Assembly action will crack down on predatory payday lenders, protect consumers

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Rep. Mike Sheridan
Thursday, February 25, 2010

Recently, I was proud to join with 58 other state representatives—Democrats and Republicans—to approve The Responsible Lending Act, long-overdue legislation that will regulate the payday loan industry and protect Wisconsin consumers.

I’ve been committed to this kind of reform for years because I’ve seen these lenders prey on people in need—leaving some financially devastated.

I used to think that shutting down all of the payday loan shops was the way to go. But I know that times are tough, and banks don’t lend to people with bad credit. So it makes sense to leave an emergency option available.

The real keys to protecting people from predatory lenders are limiting their profits and giving consumers the information needed to make smart decisions. That’s what we’re doing with The Responsible Lending Act.

Under this bill, the most a borrower could ever owe a payday lender is $615—including the lender’s fees and charges.

The Responsible Lending Act also stops people from taking out more than one payday loan at a time. A statewide database, overseen by the Department of Financial Institutions, will ensure that people cannot take out multiple loans at multiple locations.

The legislation also prohibits lenders from rolling a borrower’s existing debt into a new, larger loan. This predatory practice of rollovers accounts for nearly 90 percent of all payday lenders’ profits and can trap a borrower in a destructive cycle of debt.

Also critical is the ban on auto title loans. In these agreements, if a loan is not repaid, a borrower’s car could be seized. And all too often, when you lose your car, you also lose your ability to get to work—and to ever repay a loan.

This legislation requires payday lenders to tell people exactly what they’re getting into. Lenders would have to disclose the real cost of the loan and give the borrower a chance to cancel the loan without penalties.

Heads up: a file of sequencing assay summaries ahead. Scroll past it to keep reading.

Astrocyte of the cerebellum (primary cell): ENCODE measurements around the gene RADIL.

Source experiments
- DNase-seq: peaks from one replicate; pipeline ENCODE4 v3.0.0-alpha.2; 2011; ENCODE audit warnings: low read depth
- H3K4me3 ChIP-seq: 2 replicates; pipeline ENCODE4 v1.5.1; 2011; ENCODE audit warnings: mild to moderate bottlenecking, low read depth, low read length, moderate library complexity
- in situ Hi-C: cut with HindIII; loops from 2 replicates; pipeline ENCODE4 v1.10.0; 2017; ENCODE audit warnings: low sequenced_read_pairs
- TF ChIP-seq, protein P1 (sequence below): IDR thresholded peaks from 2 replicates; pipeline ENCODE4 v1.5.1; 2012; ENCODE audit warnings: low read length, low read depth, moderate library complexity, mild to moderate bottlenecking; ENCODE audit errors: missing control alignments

And payday lenders who violate these rules will be subject to fines of up to $1,000, six months in jail and civil lawsuits.

Over the next few weeks, Assembly Democrats will be pushing hard for the Senate and Gov. Jim Doyle to join us in backing The Responsible Lending Act. Wisconsin families need these protections now.

Really, protecting your pocketbook is a part of the bigger goal we’ve been working this whole session to achieve: a stronger Wisconsin economy.

Assembly Democrats have worked quickly to extend unemployment and health care benefits for displaced workers—so many of them, our friends and neighbors. We’ve approved more funding for training programs that are preparing workers for careers in new, growing fields. We created $200 million worth of credits and incentives that have helped save Wisconsin businesses and attract new companies to our state.

We will continue our work to create opportunities for Wisconsin businesses and Wisconsin workers. My focus must be on what’s really important—getting our economy back up and running and getting more of you back to work.

Rep. Mike Sheridan, D-Janesville, serves as Assembly speaker and represents Wisconsin’s 44th Assembly District. He can be reached at P.O. Box 8953; Madison, WI 53708; phone 1-888-947-0044; e-mail rep.Sheridan@ legis.Wisconsin.gov.

Last updated: 12:48 pm Thursday, December 13, 2012

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